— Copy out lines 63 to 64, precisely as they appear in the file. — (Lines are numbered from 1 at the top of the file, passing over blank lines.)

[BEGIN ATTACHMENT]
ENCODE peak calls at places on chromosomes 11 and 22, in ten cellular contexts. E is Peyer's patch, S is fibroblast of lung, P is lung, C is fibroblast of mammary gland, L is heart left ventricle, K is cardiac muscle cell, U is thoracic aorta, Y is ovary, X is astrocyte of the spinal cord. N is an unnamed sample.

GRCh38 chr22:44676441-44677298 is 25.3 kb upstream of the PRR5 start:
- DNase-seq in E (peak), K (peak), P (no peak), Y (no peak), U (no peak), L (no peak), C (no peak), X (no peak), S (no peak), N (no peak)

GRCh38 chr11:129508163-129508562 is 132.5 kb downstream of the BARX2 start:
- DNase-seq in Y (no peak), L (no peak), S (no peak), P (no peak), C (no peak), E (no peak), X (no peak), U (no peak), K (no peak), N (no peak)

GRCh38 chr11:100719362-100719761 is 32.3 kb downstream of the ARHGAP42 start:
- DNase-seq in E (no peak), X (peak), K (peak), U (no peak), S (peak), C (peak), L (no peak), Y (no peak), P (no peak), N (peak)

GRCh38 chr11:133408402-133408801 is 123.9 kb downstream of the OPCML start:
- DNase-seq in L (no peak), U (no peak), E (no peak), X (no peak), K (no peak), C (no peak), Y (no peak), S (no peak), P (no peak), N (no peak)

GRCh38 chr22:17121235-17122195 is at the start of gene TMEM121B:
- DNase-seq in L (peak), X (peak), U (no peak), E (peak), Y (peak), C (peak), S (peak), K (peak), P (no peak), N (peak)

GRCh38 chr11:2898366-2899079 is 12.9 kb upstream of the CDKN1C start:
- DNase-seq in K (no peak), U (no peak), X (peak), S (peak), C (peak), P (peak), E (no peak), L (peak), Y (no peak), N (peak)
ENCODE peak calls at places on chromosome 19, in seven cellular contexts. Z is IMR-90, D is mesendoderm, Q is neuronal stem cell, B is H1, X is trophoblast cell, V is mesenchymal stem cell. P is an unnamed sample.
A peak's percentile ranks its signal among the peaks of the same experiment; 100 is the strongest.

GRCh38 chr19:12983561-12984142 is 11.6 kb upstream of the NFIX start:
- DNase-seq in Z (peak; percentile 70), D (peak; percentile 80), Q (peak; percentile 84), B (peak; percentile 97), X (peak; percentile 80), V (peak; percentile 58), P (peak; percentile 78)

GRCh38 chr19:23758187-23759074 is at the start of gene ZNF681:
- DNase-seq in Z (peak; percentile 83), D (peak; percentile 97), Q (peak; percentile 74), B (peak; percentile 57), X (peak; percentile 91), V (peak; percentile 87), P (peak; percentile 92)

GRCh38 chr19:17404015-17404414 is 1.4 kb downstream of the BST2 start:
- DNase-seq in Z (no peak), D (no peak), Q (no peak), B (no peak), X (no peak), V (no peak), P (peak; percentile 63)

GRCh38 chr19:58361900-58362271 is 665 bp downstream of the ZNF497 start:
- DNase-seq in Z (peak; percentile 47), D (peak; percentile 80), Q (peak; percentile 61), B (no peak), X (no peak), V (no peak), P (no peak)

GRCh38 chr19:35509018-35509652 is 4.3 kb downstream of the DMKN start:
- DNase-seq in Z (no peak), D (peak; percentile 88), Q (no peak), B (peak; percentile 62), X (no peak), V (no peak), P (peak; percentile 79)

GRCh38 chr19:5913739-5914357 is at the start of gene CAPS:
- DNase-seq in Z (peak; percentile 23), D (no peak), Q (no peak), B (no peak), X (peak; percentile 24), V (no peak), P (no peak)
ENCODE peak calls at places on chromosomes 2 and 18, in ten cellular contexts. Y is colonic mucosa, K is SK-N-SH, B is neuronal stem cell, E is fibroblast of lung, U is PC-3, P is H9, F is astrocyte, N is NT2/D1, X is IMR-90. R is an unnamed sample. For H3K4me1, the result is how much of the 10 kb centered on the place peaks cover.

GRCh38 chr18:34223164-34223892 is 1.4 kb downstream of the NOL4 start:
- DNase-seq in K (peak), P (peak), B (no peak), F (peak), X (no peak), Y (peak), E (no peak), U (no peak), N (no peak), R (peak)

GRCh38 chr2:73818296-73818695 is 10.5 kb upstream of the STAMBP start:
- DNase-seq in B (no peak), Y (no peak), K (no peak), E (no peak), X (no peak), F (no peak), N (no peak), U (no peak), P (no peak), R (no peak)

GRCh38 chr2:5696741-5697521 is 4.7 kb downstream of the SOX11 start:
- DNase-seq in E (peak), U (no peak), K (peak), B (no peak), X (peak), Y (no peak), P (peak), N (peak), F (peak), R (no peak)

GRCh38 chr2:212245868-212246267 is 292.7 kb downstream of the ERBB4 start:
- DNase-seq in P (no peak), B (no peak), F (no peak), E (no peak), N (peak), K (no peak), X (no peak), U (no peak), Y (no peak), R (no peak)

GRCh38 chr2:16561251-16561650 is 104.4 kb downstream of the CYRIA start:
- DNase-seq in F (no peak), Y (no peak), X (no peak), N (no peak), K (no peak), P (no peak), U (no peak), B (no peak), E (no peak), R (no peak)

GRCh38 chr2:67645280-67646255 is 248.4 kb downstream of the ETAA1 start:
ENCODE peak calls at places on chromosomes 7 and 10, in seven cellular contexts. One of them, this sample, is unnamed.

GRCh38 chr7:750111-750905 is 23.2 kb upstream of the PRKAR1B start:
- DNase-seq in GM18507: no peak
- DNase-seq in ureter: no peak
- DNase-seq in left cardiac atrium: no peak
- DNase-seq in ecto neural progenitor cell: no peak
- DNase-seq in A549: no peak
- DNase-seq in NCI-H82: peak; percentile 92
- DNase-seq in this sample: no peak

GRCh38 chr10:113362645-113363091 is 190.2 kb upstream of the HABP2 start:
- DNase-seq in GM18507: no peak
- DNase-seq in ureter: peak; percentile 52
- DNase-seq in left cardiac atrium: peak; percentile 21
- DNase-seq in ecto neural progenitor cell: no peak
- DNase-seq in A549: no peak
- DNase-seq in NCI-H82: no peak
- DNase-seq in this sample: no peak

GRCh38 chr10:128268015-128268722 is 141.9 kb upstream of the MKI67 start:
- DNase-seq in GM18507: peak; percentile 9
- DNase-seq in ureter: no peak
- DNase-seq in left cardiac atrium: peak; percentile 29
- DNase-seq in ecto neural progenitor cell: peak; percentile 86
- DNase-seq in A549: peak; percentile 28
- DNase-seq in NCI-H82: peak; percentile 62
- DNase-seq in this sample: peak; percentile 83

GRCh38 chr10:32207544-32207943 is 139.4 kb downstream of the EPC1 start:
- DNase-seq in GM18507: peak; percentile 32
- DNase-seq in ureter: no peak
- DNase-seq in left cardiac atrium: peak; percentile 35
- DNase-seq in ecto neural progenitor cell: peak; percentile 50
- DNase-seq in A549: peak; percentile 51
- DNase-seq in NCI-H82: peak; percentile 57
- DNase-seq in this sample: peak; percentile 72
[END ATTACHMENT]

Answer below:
- DNase-seq in NCI-H82: peak; percentile 62
- DNase-seq in this sample: peak; percentile 83